• Facing jail time; an obligor with past-due child support payments is in “contempt of court," and a judge can issue a contempt order

Since a jailed parent is unlikely to be able to make child support payments, jail is the last resort.

Interstate Child Support Collection

The federal Uniform Interstate Family Support Act (UIFSA) allows enforcement of court-issued child support orders in states where the parents and child previously resided.

The Act says that where the court issued the current child support order has continuing jurisdiction, no matter where the child lives now. The new court must defer to the old child support order. If there will be a modification of child support, it must comply with the laws of the original state.

A custodial parent may have an order mailed to an out-of-state court for assistance in enforcing the order. A parent also can have an order mailed to an employer in another state if there will be wage garnishment.

See the U.S. Department of Health & Human Service's Handbook on Child Support Enforcement for more information about collecting unpaid child support across state lines.

Enforcing Back Child Support: Procedures

States handle the process of enforcing back child support orders, but the procedures are generally quite similar among all states. Every state has a child support services office that helps with child support enforcement. The child support services agency's role is to find and contact individuals with outstanding child support payments. They can use various methods to try to collect child support from the obligor. See State and Tribal Child Support Agency Contacts (DHHS) for information about your state or jurisdiction.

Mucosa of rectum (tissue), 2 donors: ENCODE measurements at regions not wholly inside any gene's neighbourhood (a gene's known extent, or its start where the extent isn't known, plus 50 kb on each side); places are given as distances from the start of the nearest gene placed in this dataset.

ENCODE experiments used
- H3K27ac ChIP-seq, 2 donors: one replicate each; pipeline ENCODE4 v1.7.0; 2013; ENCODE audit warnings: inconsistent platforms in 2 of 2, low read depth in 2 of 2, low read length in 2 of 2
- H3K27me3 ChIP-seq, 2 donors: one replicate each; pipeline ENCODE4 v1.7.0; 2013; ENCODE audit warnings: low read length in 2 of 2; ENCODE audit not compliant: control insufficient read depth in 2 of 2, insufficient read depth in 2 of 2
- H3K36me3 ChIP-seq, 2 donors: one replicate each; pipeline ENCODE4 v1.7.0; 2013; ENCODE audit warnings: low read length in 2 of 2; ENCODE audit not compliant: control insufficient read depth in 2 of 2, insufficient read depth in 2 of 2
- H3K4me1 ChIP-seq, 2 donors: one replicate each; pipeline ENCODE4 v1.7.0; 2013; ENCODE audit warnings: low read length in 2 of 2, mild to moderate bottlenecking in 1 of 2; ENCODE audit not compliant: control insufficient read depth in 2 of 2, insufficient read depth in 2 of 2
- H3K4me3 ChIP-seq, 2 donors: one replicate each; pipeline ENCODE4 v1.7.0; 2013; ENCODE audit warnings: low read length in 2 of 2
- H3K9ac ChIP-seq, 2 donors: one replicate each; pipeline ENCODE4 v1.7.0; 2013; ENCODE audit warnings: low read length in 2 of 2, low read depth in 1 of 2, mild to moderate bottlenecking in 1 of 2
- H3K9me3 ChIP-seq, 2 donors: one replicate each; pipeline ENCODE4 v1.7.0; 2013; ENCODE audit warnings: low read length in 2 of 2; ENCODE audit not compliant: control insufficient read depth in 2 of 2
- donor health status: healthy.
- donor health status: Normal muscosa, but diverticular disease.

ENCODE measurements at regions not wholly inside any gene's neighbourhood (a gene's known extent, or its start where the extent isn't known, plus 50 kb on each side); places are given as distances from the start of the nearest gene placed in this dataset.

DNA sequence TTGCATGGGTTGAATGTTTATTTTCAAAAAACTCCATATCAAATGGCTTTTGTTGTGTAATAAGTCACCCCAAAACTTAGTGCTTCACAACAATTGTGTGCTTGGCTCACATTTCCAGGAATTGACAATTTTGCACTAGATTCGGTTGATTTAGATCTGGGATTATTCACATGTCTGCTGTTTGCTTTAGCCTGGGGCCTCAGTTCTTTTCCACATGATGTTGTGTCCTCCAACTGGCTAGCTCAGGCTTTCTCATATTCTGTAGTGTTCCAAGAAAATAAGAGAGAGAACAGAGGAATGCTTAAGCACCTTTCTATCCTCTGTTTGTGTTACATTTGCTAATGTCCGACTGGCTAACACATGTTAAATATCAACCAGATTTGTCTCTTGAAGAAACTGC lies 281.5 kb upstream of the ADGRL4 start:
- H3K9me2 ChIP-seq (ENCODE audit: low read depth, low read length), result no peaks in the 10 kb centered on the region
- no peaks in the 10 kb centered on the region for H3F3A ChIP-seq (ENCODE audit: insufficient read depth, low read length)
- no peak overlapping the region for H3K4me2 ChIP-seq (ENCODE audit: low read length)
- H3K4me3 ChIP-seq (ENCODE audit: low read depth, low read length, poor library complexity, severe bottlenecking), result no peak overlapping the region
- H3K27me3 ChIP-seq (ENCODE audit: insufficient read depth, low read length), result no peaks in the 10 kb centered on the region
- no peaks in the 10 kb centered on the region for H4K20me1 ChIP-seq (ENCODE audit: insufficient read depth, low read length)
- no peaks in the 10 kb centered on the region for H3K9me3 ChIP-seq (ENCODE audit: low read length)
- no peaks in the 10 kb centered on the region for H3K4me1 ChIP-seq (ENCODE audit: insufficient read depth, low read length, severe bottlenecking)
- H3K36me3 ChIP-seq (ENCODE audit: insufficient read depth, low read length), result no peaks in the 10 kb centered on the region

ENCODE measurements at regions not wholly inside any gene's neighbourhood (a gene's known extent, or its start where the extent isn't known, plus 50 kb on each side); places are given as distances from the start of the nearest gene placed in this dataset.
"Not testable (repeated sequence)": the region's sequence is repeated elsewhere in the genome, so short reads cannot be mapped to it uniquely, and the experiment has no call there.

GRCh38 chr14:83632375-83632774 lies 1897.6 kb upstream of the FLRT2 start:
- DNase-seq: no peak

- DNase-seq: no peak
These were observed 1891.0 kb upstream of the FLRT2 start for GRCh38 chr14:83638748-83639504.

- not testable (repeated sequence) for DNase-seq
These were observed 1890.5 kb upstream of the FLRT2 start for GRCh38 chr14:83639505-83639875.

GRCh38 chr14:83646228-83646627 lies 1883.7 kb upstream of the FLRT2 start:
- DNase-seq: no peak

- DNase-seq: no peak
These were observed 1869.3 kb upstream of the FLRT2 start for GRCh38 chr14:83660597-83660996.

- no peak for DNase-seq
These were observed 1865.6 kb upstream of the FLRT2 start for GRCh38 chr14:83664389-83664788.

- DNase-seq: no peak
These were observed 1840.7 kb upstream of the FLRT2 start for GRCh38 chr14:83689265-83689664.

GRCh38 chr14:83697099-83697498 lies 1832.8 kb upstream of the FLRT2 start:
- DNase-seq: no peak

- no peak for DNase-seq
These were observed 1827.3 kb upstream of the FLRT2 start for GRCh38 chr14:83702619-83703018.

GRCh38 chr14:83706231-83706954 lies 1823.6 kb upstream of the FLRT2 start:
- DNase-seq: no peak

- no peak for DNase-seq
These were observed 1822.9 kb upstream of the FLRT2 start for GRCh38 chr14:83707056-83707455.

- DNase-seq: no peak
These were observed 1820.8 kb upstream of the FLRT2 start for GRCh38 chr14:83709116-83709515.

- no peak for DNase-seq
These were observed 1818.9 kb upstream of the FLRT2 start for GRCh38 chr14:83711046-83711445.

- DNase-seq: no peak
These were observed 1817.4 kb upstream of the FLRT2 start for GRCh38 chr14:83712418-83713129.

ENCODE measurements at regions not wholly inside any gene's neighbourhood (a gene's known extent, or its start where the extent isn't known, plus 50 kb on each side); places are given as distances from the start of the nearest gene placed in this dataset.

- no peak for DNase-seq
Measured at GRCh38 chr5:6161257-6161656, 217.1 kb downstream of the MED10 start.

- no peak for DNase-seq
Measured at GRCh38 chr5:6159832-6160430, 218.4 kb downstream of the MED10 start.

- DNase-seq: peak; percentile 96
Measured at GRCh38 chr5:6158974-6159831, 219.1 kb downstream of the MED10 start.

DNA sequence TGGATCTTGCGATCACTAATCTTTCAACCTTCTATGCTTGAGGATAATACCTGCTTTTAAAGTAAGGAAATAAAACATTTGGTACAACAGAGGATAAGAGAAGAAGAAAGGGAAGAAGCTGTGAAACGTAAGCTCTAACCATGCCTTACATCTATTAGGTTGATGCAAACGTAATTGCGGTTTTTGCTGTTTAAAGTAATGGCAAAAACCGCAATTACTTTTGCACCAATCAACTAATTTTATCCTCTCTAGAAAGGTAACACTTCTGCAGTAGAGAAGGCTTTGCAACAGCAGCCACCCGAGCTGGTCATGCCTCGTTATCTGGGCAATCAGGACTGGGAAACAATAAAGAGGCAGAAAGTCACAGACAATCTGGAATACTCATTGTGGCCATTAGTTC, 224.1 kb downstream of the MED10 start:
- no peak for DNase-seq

For example, according to New York's Division of Child Support Enforcement, before any administrative enforcement procedure begins, a delinquent non-custodial parent is sent a notice explaining the child support enforcement process. This will include a time frame for payment and detailed instructions for how to comply.

Depending on the amount of child support owed, or the length of time past due, the state may:

  • Garnish wages
  • Intercept unemployment insurance
  • Suspend a driver's license
  • Deny a passport
  • Deny or suspend professional or occupational licenses

Note: This is not a complete list. If these administrative penalties fail, probation or jail time could result.